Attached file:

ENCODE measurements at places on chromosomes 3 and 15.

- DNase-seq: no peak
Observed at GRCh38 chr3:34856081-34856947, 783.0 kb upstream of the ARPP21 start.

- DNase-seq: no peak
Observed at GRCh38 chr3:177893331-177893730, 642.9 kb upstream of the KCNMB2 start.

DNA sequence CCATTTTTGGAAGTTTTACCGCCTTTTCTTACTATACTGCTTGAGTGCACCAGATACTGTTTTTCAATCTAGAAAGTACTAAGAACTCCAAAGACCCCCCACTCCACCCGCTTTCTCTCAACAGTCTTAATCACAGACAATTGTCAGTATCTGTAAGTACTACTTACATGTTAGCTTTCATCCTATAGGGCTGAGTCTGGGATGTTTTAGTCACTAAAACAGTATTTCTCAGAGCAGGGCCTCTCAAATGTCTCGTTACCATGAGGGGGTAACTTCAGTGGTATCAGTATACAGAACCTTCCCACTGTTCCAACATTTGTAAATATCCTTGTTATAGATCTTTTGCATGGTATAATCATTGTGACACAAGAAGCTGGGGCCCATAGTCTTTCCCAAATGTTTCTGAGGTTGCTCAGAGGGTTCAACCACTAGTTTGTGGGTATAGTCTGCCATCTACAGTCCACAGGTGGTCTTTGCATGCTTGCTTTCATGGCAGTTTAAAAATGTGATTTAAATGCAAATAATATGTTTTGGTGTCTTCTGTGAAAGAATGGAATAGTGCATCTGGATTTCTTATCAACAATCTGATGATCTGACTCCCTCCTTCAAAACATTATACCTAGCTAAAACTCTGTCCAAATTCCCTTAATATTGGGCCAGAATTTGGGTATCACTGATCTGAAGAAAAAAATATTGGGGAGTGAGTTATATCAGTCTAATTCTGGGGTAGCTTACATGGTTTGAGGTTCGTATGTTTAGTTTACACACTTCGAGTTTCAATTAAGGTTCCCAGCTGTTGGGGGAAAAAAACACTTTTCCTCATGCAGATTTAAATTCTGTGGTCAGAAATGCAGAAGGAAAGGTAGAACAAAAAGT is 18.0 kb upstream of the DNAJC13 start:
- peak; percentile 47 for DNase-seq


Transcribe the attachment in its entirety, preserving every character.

ENCODE measurements at places on chromosomes 3 and 15.

- DNase-seq: no peak
Observed at GRCh38 chr3:34856081-34856947, 783.0 kb upstream of the ARPP21 start.

- DNase-seq: no peak
Observed at GRCh38 chr3:177893331-177893730, 642.9 kb upstream of the KCNMB2 start.

DNA sequence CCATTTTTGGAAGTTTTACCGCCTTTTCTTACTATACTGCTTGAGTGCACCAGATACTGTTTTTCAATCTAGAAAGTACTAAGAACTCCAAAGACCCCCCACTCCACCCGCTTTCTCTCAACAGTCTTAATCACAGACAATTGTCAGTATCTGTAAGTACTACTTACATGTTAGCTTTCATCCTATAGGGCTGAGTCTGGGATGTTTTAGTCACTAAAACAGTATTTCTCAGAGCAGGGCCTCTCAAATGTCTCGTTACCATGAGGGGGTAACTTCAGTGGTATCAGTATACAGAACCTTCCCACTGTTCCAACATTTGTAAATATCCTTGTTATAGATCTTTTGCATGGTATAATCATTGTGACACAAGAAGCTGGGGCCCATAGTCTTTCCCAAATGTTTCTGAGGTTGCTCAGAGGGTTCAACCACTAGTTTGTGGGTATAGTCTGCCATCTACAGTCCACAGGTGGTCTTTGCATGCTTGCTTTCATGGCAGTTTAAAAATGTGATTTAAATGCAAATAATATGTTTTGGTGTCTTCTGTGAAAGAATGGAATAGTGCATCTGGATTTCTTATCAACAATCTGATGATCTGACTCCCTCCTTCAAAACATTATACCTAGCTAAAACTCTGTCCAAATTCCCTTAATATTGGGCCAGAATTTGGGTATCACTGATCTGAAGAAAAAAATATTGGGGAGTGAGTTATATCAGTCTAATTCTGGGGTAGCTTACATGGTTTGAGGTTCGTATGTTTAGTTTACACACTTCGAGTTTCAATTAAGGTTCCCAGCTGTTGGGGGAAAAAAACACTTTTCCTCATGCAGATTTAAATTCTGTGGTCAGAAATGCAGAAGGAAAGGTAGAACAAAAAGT is 18.0 kb upstream of the DNAJC13 start:
- peak; percentile 47 for DNase-seq